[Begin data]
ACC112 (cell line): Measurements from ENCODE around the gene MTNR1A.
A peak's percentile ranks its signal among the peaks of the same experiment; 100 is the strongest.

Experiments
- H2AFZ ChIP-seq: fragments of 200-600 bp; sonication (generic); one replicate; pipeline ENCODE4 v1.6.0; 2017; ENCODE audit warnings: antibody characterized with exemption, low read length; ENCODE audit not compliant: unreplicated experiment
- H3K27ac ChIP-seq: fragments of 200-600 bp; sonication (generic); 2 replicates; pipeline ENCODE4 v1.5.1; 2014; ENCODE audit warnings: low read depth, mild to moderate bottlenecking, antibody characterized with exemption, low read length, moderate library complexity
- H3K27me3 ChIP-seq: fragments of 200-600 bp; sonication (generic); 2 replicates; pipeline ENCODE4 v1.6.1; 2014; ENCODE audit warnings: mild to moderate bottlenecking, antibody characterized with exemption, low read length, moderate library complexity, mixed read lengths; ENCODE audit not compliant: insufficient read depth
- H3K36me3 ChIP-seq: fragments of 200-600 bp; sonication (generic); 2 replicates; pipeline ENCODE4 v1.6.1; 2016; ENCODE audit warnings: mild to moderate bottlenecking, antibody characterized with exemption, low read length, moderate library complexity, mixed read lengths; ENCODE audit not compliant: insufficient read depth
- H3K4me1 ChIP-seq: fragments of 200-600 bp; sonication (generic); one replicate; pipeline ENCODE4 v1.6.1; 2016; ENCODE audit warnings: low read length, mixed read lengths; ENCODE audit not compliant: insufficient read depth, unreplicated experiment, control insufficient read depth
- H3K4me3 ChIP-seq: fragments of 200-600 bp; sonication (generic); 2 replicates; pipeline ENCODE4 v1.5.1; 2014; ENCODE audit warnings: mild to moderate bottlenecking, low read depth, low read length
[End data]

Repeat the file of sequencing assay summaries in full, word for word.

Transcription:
ACC112 (cell line): Measurements from ENCODE around the gene MTNR1A.
A peak's percentile ranks its signal among the peaks of the same experiment; 100 is the strongest.

Experiments
- H2AFZ ChIP-seq: fragments of 200-600 bp; sonication (generic); one replicate; pipeline ENCODE4 v1.6.0; 2017; ENCODE audit warnings: antibody characterized with exemption, low read length; ENCODE audit not compliant: unreplicated experiment
- H3K27ac ChIP-seq: fragments of 200-600 bp; sonication (generic); 2 replicates; pipeline ENCODE4 v1.5.1; 2014; ENCODE audit warnings: low read depth, mild to moderate bottlenecking, antibody characterized with exemption, low read length, moderate library complexity
- H3K27me3 ChIP-seq: fragments of 200-600 bp; sonication (generic); 2 replicates; pipeline ENCODE4 v1.6.1; 2014; ENCODE audit warnings: mild to moderate bottlenecking, antibody characterized with exemption, low read length, moderate library complexity, mixed read lengths; ENCODE audit not compliant: insufficient read depth
- H3K36me3 ChIP-seq: fragments of 200-600 bp; sonication (generic); 2 replicates; pipeline ENCODE4 v1.6.1; 2016; ENCODE audit warnings: mild to moderate bottlenecking, antibody characterized with exemption, low read length, moderate library complexity, mixed read lengths; ENCODE audit not compliant: insufficient read depth
- H3K4me1 ChIP-seq: fragments of 200-600 bp; sonication (generic); one replicate; pipeline ENCODE4 v1.6.1; 2016; ENCODE audit warnings: low read length, mixed read lengths; ENCODE audit not compliant: insufficient read depth, unreplicated experiment, control insufficient read depth
- H3K4me3 ChIP-seq: fragments of 200-600 bp; sonication (generic); 2 replicates; pipeline ENCODE4 v1.5.1; 2014; ENCODE audit warnings: mild to moderate bottlenecking, low read depth, low read length